Independence day: 10 great things to celebrate about America

On its birthday, a very personal list of the best gifts the US has given the world

Good morning America, Happy Fourth of July. While smug Europeans may smile on indulgently, apparently oblivious as to how demented their fans have been appearing throughout the Euro 2016 football championships, the plain truth is that the rest of the world tends to regard the US as a vast playground populated by ill-disciplined bigoted devotees of excess and fantasy. Judge us not by aberrations such as Donald Trump. America has given the world riches indeed.

The western

Pioneering idealists who headed west in covered wagons, intent on survival and settlement – admittedly at the price of the existing native culture – the western genre immortalised by writers such as dentist Zane Grey, inspired great writing and wonderful movies. This was thanks partly to the rugged, mountainous and desert landscapes, a dramatic setting for confrontations between the sheriffs and the usually more interesting outlaws. Note the cactus and passing tumbleweed and above all, the cowboys. The real stars are always the horses with those scene-stealing expressions of consummate boredom.

Thomas Jefferson (1743 -1826)

The third president of the United States and author of the Declaration of Independence, Jefferson was cultivated, secretive and intellectual. Interested in classic civilisations, he returned from European intent on classical architecture. In building his home Monticello, he created a great library, once described by Australian art critic, Robert Hughes as "the most beautiful room in America". Jefferson died on this day in 1826, aged 83.


Winner of the 1973 Triple Crown in America, Secretariat – or Big Red to his admirers – won the Kentucky Derby in the fastest time yet recorded, one minute 59. 40 seconds. Ranked one of the top 100 American athletes of all time (by the cable network ESPN), Secretariat, a son of Bold Ruler out of Somethingroyal, epitomises racing royalty. For Europeans who fail to appreciate his supremacy, consider that Betty's Secret, mother of Irish Cheltenham hurdler hero Istabraq, was a Secretariat mare.


Edwin Moses

Too cool for words, the majestic 400m hurdler with the unique 13-stride pattern between hurdles, who strode to victory and Olympic gold in 1976, was denied the chance to defend his title at the 1980 Moscow Games due to the Western boycott following the Soviet invasion of Afghanistan in 1979. He regained his crown at the Los Angeles Olympics in 1984, and took the bronze in Seoul four years later. During his career, Moses set four world records and from 1977 was unbeaten for nine years, nine months and nine days.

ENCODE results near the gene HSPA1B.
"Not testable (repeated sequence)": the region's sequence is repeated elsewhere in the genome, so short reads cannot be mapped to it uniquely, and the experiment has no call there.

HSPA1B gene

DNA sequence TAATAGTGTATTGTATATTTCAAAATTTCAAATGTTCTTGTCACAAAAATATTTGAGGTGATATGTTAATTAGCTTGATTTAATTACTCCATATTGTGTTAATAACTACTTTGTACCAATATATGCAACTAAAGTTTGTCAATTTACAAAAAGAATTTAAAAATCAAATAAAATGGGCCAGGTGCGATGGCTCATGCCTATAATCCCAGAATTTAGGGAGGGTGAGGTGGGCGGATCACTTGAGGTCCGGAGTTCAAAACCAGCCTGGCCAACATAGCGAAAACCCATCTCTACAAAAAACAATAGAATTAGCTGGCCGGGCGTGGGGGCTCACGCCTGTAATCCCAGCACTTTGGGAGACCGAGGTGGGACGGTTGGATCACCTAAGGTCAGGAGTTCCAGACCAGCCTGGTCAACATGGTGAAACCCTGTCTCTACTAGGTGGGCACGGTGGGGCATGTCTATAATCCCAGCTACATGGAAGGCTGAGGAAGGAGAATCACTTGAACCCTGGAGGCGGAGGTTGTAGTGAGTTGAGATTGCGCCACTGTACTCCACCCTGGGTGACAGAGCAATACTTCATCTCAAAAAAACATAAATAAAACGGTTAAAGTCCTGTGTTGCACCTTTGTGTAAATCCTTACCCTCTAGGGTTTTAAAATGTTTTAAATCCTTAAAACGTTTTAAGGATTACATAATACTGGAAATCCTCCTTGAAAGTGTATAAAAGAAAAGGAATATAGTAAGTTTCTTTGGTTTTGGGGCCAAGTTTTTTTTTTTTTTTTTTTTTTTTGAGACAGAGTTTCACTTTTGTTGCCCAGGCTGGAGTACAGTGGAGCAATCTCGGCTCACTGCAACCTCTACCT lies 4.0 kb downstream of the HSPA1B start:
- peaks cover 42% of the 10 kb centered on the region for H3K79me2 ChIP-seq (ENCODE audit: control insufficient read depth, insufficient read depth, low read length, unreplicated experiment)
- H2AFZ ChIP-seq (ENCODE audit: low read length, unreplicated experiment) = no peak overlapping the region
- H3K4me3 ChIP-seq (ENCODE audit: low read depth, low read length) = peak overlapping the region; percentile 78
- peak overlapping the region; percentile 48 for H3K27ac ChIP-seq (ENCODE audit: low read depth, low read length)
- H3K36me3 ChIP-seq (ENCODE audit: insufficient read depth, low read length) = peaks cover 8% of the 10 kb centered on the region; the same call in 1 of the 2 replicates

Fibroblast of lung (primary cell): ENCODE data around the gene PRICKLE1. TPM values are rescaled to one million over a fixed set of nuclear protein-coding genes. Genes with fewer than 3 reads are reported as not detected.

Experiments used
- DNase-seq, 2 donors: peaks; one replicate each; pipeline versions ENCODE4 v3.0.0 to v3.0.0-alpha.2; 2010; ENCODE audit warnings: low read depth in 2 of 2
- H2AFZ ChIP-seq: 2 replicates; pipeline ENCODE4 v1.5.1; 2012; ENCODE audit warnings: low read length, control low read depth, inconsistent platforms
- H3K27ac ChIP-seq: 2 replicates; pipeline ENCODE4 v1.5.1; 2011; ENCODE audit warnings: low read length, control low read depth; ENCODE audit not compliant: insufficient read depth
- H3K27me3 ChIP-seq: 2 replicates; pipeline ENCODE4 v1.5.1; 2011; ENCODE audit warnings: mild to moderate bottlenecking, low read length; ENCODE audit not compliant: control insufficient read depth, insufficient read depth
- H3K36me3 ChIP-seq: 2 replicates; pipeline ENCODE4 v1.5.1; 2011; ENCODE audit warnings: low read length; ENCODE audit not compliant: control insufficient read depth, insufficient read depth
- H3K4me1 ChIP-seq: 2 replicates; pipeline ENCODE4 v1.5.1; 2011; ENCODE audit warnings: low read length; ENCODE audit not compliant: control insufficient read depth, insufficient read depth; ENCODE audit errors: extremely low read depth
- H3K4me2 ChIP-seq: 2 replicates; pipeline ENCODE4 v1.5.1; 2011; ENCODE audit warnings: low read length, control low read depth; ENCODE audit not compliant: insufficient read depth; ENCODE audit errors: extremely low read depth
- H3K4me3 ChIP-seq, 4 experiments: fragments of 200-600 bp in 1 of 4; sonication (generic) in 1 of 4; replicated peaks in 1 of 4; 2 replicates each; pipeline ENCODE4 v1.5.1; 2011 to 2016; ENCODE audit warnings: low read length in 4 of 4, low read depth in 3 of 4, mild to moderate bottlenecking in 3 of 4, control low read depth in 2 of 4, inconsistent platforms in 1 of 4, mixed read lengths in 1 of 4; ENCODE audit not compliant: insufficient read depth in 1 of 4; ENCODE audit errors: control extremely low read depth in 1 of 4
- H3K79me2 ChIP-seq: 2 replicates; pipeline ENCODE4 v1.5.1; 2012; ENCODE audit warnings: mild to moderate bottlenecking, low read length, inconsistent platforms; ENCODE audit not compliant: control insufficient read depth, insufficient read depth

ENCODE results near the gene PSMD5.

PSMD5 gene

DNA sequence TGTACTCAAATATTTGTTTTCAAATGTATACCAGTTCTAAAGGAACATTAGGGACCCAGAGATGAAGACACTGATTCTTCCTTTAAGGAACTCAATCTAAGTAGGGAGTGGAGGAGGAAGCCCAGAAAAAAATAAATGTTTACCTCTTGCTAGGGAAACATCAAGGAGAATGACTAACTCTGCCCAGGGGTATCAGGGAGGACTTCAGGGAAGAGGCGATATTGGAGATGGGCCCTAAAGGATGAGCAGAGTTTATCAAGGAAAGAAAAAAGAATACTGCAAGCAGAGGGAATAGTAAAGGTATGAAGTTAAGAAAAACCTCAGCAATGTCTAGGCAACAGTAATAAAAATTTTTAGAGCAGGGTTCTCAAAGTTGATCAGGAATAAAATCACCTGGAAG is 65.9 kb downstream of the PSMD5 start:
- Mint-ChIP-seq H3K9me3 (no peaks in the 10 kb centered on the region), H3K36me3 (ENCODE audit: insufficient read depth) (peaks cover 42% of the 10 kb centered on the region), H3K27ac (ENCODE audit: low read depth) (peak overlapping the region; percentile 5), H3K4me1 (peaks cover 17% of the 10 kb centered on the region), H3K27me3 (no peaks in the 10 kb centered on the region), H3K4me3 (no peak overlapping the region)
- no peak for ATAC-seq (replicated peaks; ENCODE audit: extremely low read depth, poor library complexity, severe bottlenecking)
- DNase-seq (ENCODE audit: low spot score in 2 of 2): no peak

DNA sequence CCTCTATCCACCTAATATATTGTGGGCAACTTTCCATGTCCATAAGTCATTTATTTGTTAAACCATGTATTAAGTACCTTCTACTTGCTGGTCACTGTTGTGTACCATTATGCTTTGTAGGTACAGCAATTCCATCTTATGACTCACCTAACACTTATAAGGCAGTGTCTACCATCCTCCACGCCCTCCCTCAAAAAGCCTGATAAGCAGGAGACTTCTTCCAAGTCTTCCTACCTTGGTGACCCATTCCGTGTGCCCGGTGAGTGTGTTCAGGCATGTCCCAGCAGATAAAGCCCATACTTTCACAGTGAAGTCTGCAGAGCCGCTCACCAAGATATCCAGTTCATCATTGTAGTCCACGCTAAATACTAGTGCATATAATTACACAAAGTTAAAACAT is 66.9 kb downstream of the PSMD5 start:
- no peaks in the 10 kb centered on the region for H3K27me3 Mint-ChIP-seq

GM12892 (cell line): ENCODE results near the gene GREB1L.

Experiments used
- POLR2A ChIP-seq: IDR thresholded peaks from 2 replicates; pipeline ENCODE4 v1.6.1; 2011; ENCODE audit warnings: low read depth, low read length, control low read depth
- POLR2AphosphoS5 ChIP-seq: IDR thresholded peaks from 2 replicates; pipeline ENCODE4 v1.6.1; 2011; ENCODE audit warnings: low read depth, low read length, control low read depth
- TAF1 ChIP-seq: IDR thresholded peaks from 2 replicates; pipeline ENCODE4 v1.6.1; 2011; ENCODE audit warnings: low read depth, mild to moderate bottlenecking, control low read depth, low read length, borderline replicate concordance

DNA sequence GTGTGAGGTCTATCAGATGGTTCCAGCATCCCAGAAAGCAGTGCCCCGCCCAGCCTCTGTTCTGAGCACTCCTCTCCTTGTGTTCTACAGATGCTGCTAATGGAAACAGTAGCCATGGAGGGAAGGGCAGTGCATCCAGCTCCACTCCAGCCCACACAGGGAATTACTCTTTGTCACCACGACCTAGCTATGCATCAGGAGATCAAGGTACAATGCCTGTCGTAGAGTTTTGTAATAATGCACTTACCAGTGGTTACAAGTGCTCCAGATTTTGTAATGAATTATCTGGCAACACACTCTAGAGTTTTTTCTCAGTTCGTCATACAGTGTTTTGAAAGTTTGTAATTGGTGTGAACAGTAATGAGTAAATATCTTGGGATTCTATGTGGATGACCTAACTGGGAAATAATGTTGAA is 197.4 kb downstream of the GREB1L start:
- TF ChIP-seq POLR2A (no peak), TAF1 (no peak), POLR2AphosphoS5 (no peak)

Aaron Copeland (1900-1990)

His work captures the vibrancy, grandeur, optimism and poignancy of the American spirit. Appalachian Spring (1944), the beautiful ballet suite, is the piece to play today or, should you really wish to face the demands of being alive, how about the stirring Fanfare for the Common Man (1942)?


As conceived by the incomparable Charles M Schulz (1922-2000), the trials of everyday existence are brilliantly explored in this classic comic strip featuring the bewildered Everyman figure of Charlie Brown, accompanied by his philosophical beagle, Snoopy, a dog possessed of heroic imagination. Other characters include the nagging Lucy and cute little Woodstock – all life is here. Another artist to celebrate is Gary Larson, creator of The Far Side.

Paul Simon

Singer-songwriter, Simon was the writing half of the legendary Simon and Garfunkel, a duo whose subtle harmonies expressed the concerns of the American intelligentsia in the wake of Vietnam and the Watergate era.

As a solo artist and a master musician, Simon has continued to create works of beauty and meaning, including the Graceland album and his most recent, Stranger to Stranger. He was performing The Boxer in Berkeley's Greek Theatre as news of Muhammad Ali's death broke and Simon told his audience.

Gregory Peck (1916-2003)

Academy award winner for his performance as Atticus Finch in the movie version of Harper Lee's To Kill a Mockingbird, Peck was dignified, gracious, gentlemanly and just about perfect. His smile, presence and resonant voice served him on stage and screen. He was very good in The Big Country (1958) as the correct easterner Capt James McKay and held his own alongside Burl Ives as the glowering head of the Hannassey clan.

Pancakes or hot cakes

American pancakes are the finest anywhere, this I know.

The Simpsons

Blue-haired Marge is the great American mom who has nurtured her family of Bart, Lisa and baby Maggie, who never grows. Homer, as a temperate man who really does know his doughnuts if little else, has far more credibility than Donald Trump. God Bless America . . . or should that be “help”?

Eileen Battersby

Eileen Battersby

The late Eileen Battersby was the former literary correspondent of The Irish Times